• Who wants a copy of her medical record mailed to her home address to physically come to the doctor’s office to request access and provide proof of identity in person.
  • To use a web portal for requesting access, as not all individuals will have ready access to the portal.
  • To mail an access request, as this would unreasonably delay the covered entity’s receipt of the request and thus, the individual’s access.” [9]

While, in many cases, a patient may request access to their information to provide records to another provider themselves, no authorization is required for a provider to send a patient’s PHI directly to another healthcare provider for the purposes of providing treatment.[10]  One example provided by HHS of a disclosure for treatment purposes is a “primary care provider may send a copy of an individual’s medical record to a specialist who needs the information to treat the individual.”[11]  Provided such a disclosure is made for the purpose of providing treatment to an individual, such a disclosure may be made without obtaining authorization[12] from the patient.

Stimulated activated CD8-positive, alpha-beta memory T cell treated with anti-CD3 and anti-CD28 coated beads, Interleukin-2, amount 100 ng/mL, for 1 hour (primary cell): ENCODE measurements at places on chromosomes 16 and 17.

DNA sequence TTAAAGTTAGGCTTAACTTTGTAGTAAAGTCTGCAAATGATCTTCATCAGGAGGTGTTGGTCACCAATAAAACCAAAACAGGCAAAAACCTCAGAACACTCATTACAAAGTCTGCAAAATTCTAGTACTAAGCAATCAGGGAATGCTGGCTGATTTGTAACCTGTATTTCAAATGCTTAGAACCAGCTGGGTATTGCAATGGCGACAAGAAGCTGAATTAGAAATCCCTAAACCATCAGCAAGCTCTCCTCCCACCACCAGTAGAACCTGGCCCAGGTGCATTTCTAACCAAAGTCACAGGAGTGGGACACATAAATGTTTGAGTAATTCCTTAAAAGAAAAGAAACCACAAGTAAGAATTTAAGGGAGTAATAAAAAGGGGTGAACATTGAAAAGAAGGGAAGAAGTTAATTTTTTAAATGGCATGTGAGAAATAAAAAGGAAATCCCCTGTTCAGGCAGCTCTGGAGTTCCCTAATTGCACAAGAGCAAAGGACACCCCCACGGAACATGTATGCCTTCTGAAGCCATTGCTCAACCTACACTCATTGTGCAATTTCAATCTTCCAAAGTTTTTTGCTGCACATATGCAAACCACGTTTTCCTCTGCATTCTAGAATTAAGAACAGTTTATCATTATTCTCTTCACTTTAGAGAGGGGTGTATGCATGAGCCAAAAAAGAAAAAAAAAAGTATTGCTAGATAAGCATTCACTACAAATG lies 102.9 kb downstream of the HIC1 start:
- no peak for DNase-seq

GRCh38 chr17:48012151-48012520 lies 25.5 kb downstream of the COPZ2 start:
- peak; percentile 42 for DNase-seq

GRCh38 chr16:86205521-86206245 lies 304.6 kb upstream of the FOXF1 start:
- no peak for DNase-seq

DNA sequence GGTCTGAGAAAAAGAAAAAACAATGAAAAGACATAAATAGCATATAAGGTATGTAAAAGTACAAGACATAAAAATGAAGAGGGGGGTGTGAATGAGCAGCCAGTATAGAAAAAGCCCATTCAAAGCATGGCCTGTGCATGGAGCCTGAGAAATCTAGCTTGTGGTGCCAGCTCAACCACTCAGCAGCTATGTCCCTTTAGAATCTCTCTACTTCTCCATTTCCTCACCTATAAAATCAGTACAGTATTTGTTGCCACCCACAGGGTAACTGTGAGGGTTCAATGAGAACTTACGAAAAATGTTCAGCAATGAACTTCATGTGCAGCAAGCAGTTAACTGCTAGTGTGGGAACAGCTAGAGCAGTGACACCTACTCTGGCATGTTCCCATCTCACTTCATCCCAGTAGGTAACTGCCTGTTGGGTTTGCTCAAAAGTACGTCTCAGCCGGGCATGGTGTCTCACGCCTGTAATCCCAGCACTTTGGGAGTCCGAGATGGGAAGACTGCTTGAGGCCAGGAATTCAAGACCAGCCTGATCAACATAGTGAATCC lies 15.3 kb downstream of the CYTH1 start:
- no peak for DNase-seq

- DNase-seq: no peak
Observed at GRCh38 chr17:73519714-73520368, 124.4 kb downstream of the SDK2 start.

The Intersection of HIPAA and the Information Blocking Rule

The Information Blocking Rule specifically incorporates the HIPAA Privacy Rule in many aspects, including its scope of applicability. As an initial matter, the Information Blocking Rule regulates electronic health information (EHI). The Information Blocking Rule states, “EHI is defined as the electronic protected health information (ePHI) in a designated record set (as defined in the Health Insurance Portability and Accountability Act (HIPAA) regulations) regardless of whether the records are used or maintained by or for a covered entity.”[13] Like the HIPAA Privacy Rule, there are numerous exceptions to the provision of access under the Information Blocking Rule including preventing harm to a patient or another person and privacy protection.[14]  Unlike the HIPAA Privacy Rule, however, which generally prohibits the disclosure of PHI unless permitted otherwise, the Information Blocking Rule requires the provision of unimpeded access to EHI unless an exception applies.  In general, if a patient is entitled to access of PHI under HIPAA, the patient is likely entitled to unimpeded access to EHI under the Information Blocking Rule.  Similarly, if PHI may be used or disclosed for treatment purposes without patient authorization under the Privacy Rule, the same EHI is likely subject to the Information Blocking Rule as to other providers who need access to the information.